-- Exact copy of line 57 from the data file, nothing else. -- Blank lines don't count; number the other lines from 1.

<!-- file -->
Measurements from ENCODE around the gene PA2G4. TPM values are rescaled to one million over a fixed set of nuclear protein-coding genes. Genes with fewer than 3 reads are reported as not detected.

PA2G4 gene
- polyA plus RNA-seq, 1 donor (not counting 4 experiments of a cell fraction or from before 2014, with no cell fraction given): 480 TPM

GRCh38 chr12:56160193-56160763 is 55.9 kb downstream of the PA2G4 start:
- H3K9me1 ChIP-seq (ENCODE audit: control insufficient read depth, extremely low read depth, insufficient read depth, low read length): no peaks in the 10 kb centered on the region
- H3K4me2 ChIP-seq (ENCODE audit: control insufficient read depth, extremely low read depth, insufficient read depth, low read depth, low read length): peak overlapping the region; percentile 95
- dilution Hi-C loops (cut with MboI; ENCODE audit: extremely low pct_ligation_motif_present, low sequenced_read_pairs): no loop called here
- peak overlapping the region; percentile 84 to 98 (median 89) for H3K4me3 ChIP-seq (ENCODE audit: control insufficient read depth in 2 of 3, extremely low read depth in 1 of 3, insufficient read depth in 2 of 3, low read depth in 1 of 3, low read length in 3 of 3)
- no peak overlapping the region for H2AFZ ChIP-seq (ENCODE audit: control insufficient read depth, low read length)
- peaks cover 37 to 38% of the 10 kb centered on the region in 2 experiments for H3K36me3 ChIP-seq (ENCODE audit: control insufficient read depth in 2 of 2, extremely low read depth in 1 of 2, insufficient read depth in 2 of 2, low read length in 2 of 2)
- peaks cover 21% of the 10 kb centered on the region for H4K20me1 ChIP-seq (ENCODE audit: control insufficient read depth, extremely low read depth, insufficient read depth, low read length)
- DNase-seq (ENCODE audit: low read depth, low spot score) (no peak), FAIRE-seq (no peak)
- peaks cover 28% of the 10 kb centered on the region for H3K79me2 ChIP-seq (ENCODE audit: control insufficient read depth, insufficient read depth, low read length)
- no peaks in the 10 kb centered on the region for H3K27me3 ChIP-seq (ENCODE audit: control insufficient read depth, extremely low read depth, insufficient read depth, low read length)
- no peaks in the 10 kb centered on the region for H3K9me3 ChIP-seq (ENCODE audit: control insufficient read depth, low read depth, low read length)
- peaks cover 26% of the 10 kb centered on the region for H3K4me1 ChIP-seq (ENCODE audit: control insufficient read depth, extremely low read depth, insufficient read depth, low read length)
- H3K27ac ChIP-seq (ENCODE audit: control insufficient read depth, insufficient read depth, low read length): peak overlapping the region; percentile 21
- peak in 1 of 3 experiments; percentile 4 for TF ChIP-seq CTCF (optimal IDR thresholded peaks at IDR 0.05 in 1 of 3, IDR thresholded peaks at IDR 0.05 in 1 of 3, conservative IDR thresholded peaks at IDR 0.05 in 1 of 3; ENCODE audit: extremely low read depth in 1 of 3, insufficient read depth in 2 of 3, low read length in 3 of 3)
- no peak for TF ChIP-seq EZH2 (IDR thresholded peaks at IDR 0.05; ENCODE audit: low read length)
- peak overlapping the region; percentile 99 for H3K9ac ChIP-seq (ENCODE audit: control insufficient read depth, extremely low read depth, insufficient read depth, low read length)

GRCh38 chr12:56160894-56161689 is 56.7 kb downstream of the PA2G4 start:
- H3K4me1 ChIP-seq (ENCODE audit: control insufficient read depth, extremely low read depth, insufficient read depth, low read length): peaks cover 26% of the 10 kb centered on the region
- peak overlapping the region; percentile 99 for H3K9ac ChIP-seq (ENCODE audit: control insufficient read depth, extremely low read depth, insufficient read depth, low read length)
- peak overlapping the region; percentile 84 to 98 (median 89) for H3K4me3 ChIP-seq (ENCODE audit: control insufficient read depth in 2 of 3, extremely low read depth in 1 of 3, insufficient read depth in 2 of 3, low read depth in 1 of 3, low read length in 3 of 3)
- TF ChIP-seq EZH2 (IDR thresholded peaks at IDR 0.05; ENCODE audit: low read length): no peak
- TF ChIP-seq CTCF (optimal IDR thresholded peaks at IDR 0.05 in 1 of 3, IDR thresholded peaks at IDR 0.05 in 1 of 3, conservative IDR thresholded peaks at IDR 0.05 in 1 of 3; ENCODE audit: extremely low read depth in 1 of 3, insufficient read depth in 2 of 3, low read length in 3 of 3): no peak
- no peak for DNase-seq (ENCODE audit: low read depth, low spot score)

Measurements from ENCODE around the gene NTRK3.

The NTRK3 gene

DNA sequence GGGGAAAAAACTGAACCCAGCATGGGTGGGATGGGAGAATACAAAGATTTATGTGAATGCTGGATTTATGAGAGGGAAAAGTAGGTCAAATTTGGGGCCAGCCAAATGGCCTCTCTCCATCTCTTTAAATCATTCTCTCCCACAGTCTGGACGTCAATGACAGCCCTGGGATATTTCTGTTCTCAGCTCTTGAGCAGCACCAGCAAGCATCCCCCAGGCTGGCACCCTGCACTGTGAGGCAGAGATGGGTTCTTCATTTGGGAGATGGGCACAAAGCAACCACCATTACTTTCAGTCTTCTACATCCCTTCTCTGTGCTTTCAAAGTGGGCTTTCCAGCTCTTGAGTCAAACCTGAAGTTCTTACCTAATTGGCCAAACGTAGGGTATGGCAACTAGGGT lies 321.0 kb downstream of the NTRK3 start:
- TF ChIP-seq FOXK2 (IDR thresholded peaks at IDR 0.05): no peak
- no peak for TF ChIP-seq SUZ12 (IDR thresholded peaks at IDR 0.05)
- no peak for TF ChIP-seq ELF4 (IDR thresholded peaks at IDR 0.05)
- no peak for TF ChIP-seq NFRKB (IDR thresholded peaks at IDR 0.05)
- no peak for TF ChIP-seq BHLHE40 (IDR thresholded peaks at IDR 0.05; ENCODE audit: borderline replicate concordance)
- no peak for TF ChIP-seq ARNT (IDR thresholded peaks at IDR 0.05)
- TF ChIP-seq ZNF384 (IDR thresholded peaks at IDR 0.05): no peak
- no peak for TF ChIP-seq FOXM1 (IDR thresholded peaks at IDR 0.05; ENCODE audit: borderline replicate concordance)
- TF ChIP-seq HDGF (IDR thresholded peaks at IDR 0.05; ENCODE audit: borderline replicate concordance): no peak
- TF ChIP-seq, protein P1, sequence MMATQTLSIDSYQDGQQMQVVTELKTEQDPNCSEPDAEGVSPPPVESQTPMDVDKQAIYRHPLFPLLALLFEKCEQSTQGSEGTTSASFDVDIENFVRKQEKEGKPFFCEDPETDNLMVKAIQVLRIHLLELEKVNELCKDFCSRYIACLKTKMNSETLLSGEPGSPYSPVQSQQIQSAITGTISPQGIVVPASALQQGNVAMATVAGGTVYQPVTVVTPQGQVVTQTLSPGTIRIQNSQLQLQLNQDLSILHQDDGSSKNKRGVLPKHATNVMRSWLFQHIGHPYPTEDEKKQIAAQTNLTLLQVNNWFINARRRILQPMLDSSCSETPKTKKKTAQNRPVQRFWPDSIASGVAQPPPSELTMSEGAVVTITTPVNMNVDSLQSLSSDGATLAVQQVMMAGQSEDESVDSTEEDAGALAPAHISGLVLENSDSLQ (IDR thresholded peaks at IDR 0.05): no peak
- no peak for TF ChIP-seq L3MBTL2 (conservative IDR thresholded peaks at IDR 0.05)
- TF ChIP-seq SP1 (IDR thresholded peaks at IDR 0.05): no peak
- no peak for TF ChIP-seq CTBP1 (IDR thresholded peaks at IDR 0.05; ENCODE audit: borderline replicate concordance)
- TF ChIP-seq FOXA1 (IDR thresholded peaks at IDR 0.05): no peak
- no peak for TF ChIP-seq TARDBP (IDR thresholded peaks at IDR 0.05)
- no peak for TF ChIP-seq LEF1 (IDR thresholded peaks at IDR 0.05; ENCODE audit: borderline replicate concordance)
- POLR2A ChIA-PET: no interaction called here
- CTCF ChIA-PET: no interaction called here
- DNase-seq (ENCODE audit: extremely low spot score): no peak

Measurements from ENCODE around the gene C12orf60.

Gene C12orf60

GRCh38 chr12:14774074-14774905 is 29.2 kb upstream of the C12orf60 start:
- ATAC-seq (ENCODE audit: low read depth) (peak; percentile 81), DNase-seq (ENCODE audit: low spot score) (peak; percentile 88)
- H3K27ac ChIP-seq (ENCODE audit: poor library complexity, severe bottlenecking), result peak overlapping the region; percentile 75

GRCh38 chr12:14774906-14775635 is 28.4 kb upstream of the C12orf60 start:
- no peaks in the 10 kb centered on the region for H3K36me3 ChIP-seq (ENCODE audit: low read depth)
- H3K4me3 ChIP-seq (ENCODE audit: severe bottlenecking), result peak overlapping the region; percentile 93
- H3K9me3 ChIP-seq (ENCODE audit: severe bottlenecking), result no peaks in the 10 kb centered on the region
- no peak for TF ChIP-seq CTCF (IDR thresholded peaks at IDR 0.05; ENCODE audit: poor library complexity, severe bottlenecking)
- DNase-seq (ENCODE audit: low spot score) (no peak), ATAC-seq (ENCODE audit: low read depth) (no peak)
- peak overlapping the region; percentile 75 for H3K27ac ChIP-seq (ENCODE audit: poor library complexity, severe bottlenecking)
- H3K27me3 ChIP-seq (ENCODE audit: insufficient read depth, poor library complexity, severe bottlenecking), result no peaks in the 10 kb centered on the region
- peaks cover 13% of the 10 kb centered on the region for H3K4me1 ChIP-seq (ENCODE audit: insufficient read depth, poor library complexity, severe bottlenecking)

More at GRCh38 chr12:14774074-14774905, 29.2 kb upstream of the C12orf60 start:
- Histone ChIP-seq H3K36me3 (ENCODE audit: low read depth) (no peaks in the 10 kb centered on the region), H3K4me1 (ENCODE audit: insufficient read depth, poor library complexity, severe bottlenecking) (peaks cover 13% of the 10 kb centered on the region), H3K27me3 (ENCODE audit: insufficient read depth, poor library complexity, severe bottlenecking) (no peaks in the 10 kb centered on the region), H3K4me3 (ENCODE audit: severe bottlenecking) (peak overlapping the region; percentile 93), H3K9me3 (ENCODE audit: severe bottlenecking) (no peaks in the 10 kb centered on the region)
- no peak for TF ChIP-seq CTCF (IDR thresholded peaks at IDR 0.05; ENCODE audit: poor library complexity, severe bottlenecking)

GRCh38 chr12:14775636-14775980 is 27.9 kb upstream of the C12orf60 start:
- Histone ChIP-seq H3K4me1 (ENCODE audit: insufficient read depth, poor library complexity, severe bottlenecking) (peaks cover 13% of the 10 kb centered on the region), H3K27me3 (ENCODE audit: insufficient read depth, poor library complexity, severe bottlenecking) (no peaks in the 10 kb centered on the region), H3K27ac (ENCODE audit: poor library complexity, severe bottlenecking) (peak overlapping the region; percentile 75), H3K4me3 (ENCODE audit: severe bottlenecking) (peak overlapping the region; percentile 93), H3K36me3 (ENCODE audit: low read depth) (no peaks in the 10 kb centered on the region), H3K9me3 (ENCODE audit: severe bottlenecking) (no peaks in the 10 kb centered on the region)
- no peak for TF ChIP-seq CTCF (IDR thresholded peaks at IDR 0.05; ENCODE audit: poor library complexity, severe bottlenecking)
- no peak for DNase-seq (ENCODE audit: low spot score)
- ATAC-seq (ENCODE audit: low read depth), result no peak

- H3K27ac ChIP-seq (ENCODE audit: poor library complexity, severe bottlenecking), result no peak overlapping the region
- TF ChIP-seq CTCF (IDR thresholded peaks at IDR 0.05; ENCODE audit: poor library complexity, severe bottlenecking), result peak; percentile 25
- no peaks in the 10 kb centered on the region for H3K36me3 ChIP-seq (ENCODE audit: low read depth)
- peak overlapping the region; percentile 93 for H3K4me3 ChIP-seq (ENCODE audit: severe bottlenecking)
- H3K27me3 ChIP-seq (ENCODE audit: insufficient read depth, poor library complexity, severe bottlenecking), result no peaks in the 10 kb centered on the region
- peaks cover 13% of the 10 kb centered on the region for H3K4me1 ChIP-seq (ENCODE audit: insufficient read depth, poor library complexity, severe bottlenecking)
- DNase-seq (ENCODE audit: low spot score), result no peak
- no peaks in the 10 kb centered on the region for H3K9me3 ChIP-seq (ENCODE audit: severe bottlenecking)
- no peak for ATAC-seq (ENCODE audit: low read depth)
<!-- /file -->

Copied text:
- H3K4me3 ChIP-seq (ENCODE audit: severe bottlenecking), result peak overlapping the region; percentile 93